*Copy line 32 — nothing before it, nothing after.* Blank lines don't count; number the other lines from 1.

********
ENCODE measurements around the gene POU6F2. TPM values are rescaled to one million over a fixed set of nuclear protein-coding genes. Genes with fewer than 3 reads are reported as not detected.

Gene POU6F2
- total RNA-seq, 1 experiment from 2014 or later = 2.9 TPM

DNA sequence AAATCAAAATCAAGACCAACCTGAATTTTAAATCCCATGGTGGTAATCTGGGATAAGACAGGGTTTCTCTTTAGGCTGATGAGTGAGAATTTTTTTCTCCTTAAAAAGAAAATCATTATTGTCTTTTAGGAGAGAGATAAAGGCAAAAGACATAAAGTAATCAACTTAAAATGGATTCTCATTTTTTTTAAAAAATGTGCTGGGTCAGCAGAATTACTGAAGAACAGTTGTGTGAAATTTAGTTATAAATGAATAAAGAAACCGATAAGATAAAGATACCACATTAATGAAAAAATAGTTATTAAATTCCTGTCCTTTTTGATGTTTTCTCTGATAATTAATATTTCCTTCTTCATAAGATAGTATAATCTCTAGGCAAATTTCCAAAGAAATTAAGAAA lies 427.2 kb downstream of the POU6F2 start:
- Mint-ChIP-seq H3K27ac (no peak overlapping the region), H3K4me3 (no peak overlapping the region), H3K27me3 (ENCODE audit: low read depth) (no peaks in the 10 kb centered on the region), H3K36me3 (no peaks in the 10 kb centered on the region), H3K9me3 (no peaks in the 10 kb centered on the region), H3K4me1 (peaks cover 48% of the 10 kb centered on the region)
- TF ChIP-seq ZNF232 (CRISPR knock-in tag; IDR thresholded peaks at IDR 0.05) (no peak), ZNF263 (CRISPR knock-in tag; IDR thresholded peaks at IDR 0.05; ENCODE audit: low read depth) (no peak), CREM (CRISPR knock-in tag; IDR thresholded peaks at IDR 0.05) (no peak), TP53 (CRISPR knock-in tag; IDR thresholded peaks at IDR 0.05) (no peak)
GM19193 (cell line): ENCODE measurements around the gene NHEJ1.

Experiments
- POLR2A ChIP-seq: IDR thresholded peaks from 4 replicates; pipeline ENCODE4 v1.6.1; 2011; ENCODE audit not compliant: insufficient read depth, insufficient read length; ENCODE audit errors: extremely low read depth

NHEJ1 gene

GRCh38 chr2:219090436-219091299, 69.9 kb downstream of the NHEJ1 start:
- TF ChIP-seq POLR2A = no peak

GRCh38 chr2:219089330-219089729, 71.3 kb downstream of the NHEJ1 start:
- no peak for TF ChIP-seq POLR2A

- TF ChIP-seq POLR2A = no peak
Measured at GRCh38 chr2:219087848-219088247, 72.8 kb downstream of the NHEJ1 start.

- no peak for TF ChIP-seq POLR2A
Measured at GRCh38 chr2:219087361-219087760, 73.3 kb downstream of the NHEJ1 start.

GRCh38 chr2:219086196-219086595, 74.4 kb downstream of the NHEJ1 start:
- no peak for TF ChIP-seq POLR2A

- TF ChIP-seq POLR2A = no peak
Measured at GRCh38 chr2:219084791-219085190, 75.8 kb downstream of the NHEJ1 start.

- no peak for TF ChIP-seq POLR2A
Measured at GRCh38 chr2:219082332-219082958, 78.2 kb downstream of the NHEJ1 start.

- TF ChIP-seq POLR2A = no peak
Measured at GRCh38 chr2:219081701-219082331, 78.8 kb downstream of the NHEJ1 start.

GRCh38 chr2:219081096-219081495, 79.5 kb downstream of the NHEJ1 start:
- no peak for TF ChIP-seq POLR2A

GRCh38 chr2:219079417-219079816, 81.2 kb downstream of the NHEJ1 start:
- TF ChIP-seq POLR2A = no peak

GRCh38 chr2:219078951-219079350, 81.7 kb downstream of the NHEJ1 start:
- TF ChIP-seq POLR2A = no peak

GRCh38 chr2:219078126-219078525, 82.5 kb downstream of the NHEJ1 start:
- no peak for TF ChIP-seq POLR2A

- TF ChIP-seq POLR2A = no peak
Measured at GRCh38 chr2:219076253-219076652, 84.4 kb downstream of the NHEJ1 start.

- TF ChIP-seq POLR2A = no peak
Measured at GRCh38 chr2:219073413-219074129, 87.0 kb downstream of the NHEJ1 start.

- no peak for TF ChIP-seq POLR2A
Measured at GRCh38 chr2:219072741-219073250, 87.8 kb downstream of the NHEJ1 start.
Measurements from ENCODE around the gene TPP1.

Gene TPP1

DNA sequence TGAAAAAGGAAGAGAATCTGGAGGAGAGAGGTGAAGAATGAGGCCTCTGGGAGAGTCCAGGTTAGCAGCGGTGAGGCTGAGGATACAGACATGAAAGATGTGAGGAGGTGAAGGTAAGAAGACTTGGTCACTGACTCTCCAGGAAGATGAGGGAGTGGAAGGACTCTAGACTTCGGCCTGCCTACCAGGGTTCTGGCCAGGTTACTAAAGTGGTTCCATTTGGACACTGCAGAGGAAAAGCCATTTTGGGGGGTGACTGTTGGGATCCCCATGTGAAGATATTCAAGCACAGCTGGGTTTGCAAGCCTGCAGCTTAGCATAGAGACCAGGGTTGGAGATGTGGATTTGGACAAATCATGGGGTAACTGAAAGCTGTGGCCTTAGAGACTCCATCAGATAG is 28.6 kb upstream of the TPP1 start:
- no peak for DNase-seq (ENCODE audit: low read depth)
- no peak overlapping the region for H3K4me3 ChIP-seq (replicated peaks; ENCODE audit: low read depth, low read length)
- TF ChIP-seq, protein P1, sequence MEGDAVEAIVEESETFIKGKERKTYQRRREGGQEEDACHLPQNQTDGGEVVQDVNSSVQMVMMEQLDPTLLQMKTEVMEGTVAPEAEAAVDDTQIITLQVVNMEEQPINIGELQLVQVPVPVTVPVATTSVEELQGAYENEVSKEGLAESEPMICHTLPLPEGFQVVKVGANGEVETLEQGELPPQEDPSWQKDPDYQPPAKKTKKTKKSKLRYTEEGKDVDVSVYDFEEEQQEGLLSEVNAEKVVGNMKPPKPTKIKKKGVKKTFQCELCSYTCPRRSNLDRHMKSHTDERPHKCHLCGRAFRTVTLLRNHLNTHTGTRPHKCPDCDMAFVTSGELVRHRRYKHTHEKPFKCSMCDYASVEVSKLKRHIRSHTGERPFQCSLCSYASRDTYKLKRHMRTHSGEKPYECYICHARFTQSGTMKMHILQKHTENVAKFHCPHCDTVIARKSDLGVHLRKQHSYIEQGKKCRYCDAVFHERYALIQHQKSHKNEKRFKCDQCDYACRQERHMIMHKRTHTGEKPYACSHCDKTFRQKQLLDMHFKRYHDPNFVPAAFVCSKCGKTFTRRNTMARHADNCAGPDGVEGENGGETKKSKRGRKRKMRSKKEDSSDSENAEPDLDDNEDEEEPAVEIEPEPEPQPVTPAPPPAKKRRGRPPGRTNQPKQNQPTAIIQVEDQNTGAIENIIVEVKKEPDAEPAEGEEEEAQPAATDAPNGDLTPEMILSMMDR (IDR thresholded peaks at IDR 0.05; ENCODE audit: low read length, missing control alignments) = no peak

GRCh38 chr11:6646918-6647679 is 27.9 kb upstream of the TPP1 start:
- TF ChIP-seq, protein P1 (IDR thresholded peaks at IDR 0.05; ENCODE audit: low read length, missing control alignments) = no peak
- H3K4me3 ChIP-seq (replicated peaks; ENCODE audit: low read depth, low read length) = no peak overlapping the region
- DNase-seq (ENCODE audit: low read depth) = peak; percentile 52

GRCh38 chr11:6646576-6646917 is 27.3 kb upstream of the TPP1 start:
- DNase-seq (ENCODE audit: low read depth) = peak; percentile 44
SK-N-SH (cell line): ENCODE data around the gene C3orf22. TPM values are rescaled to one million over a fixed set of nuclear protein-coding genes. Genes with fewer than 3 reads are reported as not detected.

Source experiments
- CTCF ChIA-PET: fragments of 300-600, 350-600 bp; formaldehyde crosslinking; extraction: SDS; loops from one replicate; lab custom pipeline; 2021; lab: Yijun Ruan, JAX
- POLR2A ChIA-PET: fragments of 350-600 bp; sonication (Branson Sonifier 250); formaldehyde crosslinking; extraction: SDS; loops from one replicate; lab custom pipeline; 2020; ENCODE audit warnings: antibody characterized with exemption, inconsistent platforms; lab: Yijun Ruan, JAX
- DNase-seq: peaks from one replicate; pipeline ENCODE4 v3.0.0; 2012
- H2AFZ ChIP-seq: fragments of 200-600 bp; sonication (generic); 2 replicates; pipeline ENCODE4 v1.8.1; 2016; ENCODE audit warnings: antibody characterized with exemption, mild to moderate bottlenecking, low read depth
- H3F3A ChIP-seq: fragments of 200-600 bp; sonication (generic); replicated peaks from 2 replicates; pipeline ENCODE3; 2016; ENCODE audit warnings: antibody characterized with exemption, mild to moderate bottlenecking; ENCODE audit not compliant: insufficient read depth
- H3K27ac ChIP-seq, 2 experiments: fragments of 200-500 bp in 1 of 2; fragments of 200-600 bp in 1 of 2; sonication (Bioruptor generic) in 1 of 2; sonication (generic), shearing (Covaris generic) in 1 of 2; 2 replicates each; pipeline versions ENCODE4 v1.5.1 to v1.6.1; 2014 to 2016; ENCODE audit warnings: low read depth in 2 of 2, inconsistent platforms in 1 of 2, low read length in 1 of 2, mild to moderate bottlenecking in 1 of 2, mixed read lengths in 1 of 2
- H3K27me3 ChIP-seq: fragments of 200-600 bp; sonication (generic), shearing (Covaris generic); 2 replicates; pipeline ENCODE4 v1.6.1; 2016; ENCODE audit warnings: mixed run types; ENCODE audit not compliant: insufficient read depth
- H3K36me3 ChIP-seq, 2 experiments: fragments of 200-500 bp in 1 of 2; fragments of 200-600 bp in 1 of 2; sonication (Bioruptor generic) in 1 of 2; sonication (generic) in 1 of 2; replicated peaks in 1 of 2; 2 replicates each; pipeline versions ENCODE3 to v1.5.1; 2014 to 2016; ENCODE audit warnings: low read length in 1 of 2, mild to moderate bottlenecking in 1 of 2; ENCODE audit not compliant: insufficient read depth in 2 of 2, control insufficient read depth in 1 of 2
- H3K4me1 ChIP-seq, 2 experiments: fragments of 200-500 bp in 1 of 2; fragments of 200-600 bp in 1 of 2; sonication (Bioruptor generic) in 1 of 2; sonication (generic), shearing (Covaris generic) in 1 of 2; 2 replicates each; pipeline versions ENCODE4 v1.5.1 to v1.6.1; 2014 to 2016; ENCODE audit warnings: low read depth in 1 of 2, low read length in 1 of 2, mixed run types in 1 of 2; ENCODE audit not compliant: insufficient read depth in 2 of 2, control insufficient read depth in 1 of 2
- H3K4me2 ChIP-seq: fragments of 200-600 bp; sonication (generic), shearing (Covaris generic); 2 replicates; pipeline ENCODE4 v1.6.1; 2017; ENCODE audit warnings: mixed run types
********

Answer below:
- TF ChIP-seq POLR2A = no peak